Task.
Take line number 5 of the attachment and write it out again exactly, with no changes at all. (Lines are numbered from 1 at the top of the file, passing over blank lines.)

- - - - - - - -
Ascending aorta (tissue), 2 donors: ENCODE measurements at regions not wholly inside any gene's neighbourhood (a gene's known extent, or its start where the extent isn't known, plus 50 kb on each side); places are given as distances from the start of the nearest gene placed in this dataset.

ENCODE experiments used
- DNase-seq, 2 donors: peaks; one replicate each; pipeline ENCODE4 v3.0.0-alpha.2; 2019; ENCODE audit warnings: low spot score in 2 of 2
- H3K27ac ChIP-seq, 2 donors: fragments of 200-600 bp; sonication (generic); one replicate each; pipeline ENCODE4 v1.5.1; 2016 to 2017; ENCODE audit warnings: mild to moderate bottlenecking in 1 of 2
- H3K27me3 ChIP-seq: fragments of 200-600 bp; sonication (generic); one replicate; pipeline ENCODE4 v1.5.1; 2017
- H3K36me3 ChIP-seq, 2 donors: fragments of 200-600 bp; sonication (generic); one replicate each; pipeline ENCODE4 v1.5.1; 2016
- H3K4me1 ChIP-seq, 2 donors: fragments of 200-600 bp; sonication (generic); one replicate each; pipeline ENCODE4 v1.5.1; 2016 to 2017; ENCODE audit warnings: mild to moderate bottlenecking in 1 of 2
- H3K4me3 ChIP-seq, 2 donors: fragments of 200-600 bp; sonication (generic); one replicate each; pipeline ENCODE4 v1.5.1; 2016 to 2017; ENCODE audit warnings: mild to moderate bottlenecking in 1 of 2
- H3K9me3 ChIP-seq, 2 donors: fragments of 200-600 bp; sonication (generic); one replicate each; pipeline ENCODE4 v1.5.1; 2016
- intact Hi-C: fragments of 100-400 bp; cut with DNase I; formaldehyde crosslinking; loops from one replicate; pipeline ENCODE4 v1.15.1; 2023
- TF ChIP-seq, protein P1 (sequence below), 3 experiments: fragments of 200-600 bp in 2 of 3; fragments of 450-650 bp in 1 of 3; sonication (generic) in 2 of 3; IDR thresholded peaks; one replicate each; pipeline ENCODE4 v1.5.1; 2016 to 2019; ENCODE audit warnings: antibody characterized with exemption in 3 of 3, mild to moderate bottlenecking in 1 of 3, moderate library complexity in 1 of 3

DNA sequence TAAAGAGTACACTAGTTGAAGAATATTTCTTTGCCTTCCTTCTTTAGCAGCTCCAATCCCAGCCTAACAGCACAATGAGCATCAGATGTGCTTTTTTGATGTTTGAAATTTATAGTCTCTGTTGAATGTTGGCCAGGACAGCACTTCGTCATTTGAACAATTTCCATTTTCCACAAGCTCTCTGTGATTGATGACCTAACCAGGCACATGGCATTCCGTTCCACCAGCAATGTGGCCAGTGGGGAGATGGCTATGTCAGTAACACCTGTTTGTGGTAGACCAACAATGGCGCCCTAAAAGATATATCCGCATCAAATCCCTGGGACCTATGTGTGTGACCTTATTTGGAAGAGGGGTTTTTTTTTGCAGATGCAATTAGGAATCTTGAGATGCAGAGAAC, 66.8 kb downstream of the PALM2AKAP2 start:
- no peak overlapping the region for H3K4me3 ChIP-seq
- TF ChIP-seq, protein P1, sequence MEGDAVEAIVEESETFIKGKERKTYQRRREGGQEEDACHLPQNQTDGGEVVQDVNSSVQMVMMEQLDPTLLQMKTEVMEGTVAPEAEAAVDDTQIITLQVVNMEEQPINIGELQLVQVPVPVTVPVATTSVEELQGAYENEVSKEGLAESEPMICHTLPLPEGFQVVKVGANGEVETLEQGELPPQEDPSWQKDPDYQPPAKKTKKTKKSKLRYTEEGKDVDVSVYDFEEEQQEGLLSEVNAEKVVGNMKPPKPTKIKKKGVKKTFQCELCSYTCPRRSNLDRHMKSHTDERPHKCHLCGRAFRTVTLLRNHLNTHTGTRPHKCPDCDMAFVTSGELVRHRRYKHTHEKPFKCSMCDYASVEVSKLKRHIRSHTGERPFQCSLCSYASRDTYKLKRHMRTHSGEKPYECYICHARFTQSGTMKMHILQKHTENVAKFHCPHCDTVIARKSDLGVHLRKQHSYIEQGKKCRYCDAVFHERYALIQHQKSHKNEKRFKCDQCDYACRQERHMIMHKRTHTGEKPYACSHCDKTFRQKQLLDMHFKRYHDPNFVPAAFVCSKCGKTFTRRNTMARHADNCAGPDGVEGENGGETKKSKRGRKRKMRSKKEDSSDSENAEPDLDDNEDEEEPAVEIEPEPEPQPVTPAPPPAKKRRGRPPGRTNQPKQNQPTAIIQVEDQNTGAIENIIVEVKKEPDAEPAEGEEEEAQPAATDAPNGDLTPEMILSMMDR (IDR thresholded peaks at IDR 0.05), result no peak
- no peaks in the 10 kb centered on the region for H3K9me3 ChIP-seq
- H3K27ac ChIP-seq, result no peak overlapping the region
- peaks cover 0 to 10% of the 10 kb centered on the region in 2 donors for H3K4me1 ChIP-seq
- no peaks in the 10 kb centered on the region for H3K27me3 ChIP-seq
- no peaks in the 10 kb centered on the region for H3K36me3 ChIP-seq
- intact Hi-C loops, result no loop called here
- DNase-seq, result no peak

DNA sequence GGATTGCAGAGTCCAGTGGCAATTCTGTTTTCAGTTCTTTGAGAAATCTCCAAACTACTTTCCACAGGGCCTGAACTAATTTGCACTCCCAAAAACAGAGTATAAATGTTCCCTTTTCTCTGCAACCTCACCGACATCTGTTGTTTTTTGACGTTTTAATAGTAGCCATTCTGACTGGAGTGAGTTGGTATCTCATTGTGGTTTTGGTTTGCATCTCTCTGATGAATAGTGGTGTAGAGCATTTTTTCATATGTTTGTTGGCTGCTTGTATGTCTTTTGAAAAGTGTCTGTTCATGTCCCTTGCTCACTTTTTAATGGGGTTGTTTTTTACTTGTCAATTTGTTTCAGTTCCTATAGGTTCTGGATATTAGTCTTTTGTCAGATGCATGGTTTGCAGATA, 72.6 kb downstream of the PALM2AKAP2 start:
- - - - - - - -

- H3K27me3 ChIP-seq: fragments of 200-600 bp; sonication (generic); one replicate; pipeline ENCODE4 v1.5.1; 2017